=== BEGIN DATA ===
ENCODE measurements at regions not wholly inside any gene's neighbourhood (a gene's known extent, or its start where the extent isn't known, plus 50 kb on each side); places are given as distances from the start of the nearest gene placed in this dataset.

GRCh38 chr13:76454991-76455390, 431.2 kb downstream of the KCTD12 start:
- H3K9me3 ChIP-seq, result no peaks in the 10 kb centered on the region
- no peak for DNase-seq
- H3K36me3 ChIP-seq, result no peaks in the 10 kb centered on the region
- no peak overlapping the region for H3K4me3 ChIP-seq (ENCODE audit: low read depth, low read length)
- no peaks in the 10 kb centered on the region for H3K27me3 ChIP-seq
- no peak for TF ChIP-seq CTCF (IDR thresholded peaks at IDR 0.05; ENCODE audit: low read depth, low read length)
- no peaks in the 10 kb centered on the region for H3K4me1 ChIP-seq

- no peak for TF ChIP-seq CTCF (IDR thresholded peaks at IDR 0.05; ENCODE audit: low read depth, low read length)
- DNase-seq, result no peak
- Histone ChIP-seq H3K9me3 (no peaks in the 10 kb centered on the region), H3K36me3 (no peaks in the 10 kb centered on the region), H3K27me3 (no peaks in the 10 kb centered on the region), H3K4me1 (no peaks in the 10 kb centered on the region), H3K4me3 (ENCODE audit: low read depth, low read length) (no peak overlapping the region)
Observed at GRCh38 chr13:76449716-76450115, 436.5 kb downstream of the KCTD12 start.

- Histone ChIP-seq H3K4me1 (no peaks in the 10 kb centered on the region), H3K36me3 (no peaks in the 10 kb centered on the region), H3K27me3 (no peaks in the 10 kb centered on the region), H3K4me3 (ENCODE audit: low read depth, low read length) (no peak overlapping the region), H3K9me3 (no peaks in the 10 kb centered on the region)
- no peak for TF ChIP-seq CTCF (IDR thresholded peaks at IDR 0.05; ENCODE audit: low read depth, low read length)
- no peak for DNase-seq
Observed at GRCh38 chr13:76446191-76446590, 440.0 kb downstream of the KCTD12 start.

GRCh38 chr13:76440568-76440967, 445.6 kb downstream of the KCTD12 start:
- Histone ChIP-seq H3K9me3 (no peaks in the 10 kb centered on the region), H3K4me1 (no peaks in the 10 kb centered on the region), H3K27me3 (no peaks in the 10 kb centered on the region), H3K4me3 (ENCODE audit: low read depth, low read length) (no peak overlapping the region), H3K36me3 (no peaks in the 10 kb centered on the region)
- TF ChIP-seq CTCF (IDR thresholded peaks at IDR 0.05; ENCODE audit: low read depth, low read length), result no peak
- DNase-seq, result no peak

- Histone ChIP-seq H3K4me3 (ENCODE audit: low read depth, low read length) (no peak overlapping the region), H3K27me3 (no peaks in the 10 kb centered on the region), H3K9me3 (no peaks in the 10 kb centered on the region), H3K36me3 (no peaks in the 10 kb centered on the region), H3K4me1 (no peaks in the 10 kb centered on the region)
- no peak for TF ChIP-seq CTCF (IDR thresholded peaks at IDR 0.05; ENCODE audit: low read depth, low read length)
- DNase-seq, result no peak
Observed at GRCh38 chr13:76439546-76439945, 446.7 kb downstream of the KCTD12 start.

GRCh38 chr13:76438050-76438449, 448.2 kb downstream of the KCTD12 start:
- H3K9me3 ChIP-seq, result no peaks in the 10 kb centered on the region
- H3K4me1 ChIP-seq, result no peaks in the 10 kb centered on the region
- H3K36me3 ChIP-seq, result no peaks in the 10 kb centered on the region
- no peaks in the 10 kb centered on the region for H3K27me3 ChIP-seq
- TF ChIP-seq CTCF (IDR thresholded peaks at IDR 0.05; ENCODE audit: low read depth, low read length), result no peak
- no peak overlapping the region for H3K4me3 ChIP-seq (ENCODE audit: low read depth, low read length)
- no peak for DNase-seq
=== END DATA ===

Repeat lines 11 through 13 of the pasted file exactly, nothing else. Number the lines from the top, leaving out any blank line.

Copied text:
- DNase-seq, result no peak
- Histone ChIP-seq H3K9me3 (no peaks in the 10 kb centered on the region), H3K36me3 (no peaks in the 10 kb centered on the region), H3K27me3 (no peaks in the 10 kb centered on the region), H3K4me1 (no peaks in the 10 kb centered on the region), H3K4me3 (ENCODE audit: low read depth, low read length) (no peak overlapping the region)
Observed at GRCh38 chr13:76449716-76450115, 436.5 kb downstream of the KCTD12 start.